7 principles guiding my work

(Photo: Amanda Howard)
(Photo: Amanda Howard)

When I started facilitating workshops on evidence-based programs and practice as part of the Children and Families Expert Panel, I wanted to ensure that my approach was consistent with my commitment to strengths-based approaches and bottom-up community development. In planning the work I wrote some principles which would underpin our (the Family Action Centre) approach. While specific to the Expert Panel work, they are useful summary of my approach.

  1. We build on individual, organisational and community strengths

  • Rather than coming in as external experts with all the answers, we will recognise, and build on, the skills and experience of services, staff, the people they work with, and other stakeholders.
  • We will encourage service providers to identify the strengths and resources within the communities and families they work with.
  • We will work in ways that do not stigmatise or label individuals or communities.
  1. We are committed to community-driven and family-centred approaches

  • We will support services to develop their ability to be community-driven and family-centred.
  • We will be led by the services we work with and meaningfully engage with their staff in the process – we see our role as supporting them to reflect on their work, to articulate their strengths and areas for improvement, and to develop strategies for improving their service delivery.
  • We will support services in listening and responding to the communities and families they work with.
  • We pride ourselves on effective liaison with key stakeholders.
  1. Our approach is relationship driven

  • Experience has taught us that effective community development and working with families is based on relationships.
  • We will build positive, supportive relationships with the organisations we work with.
  1. We are flexible and adaptable

  • We do not have a one-size-fits-all approach and are happy to adapt in order to ensure the needs of services are met.
  • We are open to changing aspects of our proposed activities as circumstances change.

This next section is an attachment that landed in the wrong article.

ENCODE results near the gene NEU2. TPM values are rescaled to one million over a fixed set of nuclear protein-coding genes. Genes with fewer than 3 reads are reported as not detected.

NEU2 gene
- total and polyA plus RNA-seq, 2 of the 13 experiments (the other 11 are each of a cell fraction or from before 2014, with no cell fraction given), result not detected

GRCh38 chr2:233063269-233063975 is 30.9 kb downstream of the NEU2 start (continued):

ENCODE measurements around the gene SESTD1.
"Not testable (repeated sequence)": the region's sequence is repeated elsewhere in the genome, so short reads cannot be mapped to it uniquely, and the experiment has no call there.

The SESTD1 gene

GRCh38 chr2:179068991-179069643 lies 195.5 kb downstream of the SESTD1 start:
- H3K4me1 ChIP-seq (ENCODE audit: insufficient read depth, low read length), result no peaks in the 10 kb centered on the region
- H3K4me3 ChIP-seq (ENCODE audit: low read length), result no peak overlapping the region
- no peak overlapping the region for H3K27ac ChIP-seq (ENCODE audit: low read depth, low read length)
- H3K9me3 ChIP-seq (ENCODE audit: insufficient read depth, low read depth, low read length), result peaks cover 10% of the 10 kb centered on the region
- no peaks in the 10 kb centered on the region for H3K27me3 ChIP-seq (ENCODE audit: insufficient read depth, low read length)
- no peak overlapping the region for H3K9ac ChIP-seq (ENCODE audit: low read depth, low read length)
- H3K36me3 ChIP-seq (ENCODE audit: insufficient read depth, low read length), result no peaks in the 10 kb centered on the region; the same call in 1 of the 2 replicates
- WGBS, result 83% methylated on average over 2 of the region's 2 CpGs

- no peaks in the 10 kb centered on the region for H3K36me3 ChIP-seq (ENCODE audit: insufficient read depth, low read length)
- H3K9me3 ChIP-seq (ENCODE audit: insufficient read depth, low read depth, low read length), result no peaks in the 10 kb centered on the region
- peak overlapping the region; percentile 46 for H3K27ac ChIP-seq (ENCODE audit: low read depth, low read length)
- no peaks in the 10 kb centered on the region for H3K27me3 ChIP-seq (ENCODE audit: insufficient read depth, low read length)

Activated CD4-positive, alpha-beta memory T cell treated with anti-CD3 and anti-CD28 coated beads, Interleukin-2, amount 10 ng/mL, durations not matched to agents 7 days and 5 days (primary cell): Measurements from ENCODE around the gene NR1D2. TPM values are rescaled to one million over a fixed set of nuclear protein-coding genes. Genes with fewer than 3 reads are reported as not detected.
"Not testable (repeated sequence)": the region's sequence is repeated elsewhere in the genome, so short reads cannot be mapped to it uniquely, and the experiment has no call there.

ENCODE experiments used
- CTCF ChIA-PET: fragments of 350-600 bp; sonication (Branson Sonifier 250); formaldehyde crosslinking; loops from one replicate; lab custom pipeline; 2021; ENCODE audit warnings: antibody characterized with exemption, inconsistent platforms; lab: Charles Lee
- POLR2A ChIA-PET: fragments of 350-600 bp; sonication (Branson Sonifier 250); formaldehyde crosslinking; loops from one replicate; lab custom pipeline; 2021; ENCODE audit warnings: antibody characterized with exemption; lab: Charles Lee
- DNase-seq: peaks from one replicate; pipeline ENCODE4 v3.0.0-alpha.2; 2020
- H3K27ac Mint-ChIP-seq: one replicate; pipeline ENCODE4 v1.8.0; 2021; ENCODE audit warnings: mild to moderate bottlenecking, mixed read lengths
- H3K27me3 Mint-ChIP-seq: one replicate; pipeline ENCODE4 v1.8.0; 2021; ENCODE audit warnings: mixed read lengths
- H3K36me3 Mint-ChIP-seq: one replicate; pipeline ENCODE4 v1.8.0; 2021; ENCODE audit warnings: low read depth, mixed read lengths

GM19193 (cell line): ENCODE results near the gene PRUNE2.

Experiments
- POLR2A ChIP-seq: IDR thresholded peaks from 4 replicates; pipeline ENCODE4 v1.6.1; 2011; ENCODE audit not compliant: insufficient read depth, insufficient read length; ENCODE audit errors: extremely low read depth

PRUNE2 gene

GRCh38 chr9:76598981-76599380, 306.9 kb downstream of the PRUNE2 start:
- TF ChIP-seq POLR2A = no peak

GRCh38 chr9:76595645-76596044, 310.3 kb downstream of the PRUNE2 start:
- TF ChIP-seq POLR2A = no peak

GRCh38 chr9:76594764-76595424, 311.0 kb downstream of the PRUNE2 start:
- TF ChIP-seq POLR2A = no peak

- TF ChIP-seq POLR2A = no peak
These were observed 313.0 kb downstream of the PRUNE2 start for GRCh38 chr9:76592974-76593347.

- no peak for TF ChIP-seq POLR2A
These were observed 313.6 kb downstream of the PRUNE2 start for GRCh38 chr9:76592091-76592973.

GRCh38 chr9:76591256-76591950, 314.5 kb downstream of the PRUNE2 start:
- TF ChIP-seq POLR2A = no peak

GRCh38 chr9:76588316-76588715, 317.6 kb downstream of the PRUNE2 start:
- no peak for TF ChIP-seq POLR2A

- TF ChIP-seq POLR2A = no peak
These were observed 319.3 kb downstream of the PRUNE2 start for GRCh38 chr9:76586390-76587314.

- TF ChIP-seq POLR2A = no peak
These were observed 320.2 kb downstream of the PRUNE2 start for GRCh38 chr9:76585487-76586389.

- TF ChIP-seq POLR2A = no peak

1. We integrate community service, teaching, professional development and research

  • The Family Action Centre is a University centre with a national and international reputation for promoting strengths-based practice with families and communities.
  • We can draw on the experience of Family Action Centre staff in a variety of settings including working directly with communities (e.g., community development with marginalised communities, family work, parenting programs), teaching postgraduate courses directly relevant to the tender (e.g., Master of Family Studies courses in family centred practice, child centred practice, father inclusive practice; families and cultural diversity, capacity building, community engagement), facilitating workshops on a range of topics (e.g., asset-based community-driven development, father inclusive practice), organisational development (e.g., at a local and national level) and research (e.g., father inclusive practice, strong families-capable communities).
  • This expertise ensures that the FAC’s approach is evidence-based, relevant and practical.
  1. We are committed to social justice

  • While being committed to strengths-based approaches, we recognise the importance of a demonstrated commitment to social justice.
  • We have a particular focus on marginalised communities and families.
  • A commitment to social justice means we need to acknowledge power imbalances inherent in many social relationships, address structural disadvantage and promote equality and self- determination. We are guided by the notion of power-with rather than power-over.
  1. Our focus is on capacity building

  • Our aim will be to support the services so that they are able to continue their reflection and learning without us.
  • Where possible we will establish a community of practice where practitioners can reflect on the relationship between research, evidence and practice.

These principles helped guide our work and influenced our approach to evidence-based practice.

If you liked this post please follow my blog, and you might like to look at:

  1. Posts from the expert panel work in evidence-based practice
  2. What is evidence-based practice?
  3. More posts in the “What is…?” series
  4. Bottom-up community development
  5. 10 things I’ve learnt about strengths-based community engagement

About Graeme Stuart

Lecturer (Family Action Centre, Newcastle Uni), blogger (Sustaining Community), Alternatives to Violence Project facilitator, environmentalist, father. Passionate about families, community development, peace, sustainability.
This entry was posted in Being an academic, Facilitation & teaching and tagged , , , , , . Bookmark the permalink.

5 Responses to 7 principles guiding my work

  1. Anonymous says:

    These are great but there are a number of incomplete sentences in the pojnt section. Can you look at this?


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